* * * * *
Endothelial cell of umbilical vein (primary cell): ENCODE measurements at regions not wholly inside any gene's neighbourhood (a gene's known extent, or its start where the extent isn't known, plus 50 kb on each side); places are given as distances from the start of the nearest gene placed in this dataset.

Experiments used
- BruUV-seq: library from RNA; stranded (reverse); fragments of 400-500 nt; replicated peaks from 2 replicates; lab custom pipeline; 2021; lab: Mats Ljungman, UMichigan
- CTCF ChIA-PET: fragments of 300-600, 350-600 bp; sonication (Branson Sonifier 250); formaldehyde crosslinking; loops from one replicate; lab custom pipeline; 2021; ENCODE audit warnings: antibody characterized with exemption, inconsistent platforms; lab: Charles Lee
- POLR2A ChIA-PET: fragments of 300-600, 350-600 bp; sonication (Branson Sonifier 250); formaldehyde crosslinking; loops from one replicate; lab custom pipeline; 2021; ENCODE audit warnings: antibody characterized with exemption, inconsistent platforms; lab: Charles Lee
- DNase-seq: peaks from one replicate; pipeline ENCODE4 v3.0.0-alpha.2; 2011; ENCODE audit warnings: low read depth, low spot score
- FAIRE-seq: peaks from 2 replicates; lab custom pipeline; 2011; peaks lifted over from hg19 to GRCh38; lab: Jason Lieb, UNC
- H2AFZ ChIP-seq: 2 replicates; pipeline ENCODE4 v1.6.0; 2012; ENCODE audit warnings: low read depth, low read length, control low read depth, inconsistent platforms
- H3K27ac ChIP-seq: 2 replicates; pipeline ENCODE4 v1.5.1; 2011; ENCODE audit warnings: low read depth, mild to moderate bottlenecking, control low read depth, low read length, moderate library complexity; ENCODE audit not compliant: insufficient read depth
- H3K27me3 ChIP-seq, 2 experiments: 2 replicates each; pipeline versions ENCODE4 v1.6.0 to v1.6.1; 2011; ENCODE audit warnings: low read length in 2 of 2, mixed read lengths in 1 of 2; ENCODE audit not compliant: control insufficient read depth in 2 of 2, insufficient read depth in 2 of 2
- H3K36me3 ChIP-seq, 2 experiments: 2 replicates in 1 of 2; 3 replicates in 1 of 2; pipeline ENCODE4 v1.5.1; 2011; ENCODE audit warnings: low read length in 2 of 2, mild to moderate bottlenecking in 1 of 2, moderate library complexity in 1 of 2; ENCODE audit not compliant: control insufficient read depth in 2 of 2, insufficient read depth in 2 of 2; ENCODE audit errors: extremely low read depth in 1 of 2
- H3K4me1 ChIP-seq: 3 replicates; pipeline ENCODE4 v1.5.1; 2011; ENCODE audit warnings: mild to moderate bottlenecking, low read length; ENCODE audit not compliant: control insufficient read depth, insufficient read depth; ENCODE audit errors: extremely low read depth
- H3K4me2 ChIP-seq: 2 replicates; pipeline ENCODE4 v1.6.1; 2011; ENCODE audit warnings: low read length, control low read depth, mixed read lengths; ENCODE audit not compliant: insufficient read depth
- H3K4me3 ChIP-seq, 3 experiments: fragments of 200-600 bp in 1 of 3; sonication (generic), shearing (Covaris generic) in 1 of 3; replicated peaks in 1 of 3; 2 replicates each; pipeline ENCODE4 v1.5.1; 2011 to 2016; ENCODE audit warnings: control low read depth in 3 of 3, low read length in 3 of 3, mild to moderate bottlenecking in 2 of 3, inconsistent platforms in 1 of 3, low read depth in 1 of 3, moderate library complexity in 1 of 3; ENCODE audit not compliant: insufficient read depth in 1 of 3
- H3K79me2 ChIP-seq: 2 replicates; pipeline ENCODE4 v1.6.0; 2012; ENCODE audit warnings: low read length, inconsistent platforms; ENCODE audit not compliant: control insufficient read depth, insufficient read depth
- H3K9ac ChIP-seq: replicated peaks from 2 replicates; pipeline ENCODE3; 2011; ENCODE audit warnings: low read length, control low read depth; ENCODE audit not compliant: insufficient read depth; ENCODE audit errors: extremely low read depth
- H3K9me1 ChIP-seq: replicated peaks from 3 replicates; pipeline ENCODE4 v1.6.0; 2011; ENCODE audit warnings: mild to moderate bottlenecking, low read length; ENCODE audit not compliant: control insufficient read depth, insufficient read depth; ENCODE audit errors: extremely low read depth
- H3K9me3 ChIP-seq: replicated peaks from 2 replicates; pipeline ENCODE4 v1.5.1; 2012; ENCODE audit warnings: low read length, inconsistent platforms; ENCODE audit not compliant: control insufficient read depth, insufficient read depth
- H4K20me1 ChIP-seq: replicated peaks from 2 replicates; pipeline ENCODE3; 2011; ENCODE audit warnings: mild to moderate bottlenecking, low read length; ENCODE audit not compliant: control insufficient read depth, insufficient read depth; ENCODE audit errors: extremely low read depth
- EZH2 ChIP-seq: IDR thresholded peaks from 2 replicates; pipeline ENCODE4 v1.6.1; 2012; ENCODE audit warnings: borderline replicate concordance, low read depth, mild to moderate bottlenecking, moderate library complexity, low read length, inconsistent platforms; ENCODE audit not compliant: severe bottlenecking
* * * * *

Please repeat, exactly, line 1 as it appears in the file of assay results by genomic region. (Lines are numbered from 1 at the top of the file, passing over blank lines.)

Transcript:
Endothelial cell of umbilical vein (primary cell): ENCODE measurements at regions not wholly inside any gene's neighbourhood (a gene's known extent, or its start where the extent isn't known, plus 50 kb on each side); places are given as distances from the start of the nearest gene placed in this dataset.